Certain correlations of physical observations may be signs of a simulation of the universe, but many assumptions remain uncertain.

But from a physical point of view this may not be the case. Quantum uncertainty may be real, but this does not mean that space and time are quantized, or that the photon energy cannot be arbitrarily small. The observable Universe may be finite, but if you add an unobservable to it, it may turn out to be infinite. We also use various tricks to reduce the computational load in simulations, but evidence that the Universe uses the same tricks should be seen as “blurry” results at sufficiently short distances, which we do not observe.

One of the channels of the GEO600 detectors, which sought to blur the signals corresponding to the fact that the Universe is a simulation. No blur was detected.

Although the results of information theory are often manifested in advanced studies of theoretical physics, this may be the result of the fact that both these disciplines are subject to internally consistent mathematical relationships. Some of the arguments are that in the future it will be easy to simulate the mind, which means that the simulated minds at some point will become more than organic, and this means most likely that we all live in the simulation is so superficial and so easy denied that it becomes sad because they are used as reasonable. For example, why should someone who is able to simulate the entire Universe, take care of the simulation of the human mind? In April 2016 a debate was held on this issue with the participation of several scientists, and Lisa Randall spoke best of all on the simulation hypothesis:
I really wonder why so many people find this question interesting.

This opportunity, of course, rouses the imagination. And we, of course, can impose restrictions on this hypothesis, measuring space, time, matter and energy with ever better accuracy and at ever higher energies. But our understanding of reality has always progressed due to the fact that we asked deeper questions about the Universe in new and fundamental ways. Appealing to the anthropic principle, just like turning to the simulation hypothesis in search of answers to today's difficult questions, looks like a disillusionment with science.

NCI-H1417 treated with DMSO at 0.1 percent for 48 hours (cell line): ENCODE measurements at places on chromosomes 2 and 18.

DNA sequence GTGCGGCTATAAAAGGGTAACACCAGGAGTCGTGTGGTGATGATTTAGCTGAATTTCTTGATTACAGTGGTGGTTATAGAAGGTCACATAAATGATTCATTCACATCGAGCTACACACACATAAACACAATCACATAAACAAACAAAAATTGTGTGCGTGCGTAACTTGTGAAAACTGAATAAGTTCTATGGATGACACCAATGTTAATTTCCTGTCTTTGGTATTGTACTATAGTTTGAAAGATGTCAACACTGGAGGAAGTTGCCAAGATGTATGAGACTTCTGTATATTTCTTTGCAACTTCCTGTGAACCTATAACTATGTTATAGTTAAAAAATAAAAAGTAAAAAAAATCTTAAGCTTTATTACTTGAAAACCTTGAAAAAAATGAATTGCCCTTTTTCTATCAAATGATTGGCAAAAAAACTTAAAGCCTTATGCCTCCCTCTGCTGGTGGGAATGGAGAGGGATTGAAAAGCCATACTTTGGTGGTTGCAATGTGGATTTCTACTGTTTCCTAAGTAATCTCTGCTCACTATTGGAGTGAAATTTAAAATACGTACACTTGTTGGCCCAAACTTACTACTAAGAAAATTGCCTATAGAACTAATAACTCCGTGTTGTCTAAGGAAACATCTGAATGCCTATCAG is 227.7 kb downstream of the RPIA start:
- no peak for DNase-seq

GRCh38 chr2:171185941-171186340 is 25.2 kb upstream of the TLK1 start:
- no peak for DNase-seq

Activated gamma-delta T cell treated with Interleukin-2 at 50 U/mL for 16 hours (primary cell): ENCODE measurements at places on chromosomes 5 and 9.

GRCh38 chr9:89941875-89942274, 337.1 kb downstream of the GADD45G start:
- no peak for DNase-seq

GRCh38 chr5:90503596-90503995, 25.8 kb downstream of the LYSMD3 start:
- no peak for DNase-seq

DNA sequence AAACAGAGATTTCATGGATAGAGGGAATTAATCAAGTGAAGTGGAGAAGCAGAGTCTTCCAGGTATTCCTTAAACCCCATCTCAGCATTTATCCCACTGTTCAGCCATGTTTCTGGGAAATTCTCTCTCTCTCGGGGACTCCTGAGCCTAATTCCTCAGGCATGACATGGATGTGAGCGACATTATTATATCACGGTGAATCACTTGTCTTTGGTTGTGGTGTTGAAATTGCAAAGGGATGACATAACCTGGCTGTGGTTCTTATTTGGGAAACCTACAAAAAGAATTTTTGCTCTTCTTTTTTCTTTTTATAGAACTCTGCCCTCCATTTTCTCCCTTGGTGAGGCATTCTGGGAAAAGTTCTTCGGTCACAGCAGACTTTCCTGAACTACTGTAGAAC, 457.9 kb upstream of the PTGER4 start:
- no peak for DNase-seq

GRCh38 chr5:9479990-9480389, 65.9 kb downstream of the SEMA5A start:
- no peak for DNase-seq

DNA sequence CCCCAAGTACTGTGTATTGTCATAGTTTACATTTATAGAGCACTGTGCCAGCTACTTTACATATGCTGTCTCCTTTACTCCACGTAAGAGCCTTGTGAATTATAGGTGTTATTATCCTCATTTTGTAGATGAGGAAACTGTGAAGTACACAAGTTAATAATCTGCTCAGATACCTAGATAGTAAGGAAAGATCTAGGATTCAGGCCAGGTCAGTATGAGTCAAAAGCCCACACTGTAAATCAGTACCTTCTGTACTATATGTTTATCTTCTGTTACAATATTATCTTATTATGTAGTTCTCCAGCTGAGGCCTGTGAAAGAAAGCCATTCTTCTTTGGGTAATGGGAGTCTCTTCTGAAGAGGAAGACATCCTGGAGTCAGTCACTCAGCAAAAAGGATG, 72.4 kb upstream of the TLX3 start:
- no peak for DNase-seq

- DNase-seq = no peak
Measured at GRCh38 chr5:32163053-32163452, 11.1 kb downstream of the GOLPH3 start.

NASA Chandra X-ray telescope was able to impose restrictions on the grain of space, watching the distant quasars

If you find evidence — for example, studying cosmic rays — that spacetime is discrete, this favorably affects our knowledge of the Universe, but does not prove the simulation hypothesis. It is impossible to prove it at all - any glitches that we can or cannot find can be properties of the Universe itself, or parameters placed or corrected by the owners of the simulation. From a philosophical point of view, such a hypothesis may be attractive to a civilization that considers itself on the verge of creating artificial intelligence. It is possible that for a sufficiently advanced simulator, we seem to be as simple as the pixels in Conway’s Life game.

But we do not judge the scientific merit or plausibility of an idea by its attractiveness. Physics is so fascinating in particular because of its counterintuitiveness, and also because of how strong it is in terms of predictions. Even if we really live in a simulation, it should not affect our search for ways to understand the laws of nature, their origins, the reasons why the fundamental constants are just such, or the answers to other questions that can be asked about the nature of reality. “Because we live in a simulation” is not an answer to these questions; it may just be an integral part of our reality.

The riddles of nature remain riddles that we need to solve, and it is we who must decide to search for answers to them.

Ethan Siegel - astrophysicist, popularizer of science, blog Starts With A Bang! He wrote the books Beyond The Galaxy , and Treknologiya: Star Trek Science [ Treknology ].